This article documents heterogeneous economic returns to military service that vary with the individual propensity to serve, even within a relatively privileged sample of mostly white high school graduates. Using a rich set of covariates from the Wisconsin Longitudinal Study, I estimate propensity scores for male respondents' likelihood of voluntary military enlistment or involuntary draft conscription. Then, I use recently developed HLM-based methods for causal inference to analyze systematic variation in veteran status' effect on later earnings as a function of these propensity scores. Among individuals with low propensities for military service-but not among others-veterans suffer large wage penalties. While this pattern applies to both voluntary enlisters and draftees, the timing of the wage penalty differs by mode of military entry. These effects are shown to correlate strongly with differences in educational attainment between veterans and nonveterans with low propensities for military service, suggesting the greater value of opportunities for human capital accumulation in the civilian sphere.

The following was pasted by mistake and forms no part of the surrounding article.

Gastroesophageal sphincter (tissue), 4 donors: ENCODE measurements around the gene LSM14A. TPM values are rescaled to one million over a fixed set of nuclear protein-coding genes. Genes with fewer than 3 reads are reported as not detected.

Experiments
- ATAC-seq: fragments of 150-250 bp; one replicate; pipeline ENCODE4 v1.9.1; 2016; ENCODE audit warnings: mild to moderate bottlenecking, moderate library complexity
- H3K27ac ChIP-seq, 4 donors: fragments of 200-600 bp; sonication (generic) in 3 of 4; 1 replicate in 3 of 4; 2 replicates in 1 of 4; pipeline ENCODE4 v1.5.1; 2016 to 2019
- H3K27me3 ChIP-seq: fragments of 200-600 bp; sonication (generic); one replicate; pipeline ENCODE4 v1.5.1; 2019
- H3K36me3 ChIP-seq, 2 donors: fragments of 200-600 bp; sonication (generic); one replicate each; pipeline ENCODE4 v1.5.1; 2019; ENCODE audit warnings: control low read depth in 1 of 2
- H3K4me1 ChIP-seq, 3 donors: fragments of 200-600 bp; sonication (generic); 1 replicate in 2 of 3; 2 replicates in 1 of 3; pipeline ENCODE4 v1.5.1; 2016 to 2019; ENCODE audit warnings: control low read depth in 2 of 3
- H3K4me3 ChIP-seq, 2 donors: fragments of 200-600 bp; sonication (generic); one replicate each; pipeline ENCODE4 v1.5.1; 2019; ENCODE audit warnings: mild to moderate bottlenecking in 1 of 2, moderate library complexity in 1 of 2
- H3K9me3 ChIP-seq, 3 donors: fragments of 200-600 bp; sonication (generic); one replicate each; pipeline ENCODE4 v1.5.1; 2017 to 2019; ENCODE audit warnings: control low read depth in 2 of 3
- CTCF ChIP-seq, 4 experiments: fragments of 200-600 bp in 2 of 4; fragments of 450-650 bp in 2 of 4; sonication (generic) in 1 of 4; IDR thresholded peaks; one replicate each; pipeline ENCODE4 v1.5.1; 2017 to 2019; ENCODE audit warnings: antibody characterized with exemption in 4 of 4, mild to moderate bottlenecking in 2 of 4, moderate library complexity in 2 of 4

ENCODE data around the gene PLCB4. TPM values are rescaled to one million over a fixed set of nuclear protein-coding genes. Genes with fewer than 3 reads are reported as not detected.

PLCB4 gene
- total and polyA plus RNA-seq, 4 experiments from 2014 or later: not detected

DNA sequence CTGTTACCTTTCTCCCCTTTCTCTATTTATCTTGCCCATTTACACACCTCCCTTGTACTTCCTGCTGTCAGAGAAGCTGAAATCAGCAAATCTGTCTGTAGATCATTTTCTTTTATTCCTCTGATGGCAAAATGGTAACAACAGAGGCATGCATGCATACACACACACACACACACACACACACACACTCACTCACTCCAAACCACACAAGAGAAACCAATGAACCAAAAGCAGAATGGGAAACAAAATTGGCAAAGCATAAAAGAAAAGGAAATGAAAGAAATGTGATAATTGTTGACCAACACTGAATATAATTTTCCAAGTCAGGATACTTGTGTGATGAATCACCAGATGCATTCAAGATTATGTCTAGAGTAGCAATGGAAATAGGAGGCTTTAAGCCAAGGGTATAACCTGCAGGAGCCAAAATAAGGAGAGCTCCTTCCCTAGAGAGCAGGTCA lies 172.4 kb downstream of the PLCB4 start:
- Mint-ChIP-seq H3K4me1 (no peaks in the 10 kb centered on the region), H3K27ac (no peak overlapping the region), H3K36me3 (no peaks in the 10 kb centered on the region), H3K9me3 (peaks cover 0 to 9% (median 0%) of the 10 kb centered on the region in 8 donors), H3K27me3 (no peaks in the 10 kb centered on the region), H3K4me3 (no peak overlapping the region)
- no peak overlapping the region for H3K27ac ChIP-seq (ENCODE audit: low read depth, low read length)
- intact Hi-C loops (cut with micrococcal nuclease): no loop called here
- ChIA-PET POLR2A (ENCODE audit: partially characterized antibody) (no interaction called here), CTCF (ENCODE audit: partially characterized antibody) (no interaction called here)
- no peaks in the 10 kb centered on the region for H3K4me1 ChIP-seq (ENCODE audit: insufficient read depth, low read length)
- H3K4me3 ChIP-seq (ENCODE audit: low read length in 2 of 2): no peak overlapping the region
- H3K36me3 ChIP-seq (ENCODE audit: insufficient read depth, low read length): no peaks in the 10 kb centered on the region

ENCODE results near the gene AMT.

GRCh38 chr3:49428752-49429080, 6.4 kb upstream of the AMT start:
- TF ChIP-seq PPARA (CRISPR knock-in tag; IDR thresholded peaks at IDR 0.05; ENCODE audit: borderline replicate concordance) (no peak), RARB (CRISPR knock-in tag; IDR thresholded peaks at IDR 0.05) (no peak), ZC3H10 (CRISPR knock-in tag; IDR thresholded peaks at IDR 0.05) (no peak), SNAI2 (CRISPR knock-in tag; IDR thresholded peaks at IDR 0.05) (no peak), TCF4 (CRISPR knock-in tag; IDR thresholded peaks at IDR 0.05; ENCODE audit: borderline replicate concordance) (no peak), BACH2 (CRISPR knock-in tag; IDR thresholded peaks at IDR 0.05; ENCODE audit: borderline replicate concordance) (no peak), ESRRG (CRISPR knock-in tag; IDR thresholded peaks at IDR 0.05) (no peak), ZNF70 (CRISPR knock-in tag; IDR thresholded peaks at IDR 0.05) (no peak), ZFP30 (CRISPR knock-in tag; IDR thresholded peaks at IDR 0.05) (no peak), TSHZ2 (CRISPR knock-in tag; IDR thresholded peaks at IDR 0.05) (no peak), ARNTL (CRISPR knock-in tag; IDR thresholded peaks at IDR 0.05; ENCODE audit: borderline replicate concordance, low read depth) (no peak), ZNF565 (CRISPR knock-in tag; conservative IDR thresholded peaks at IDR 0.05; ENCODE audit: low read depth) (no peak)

All Science Journal Classification (ASJC) codes
- Social Sciences (miscellaneous)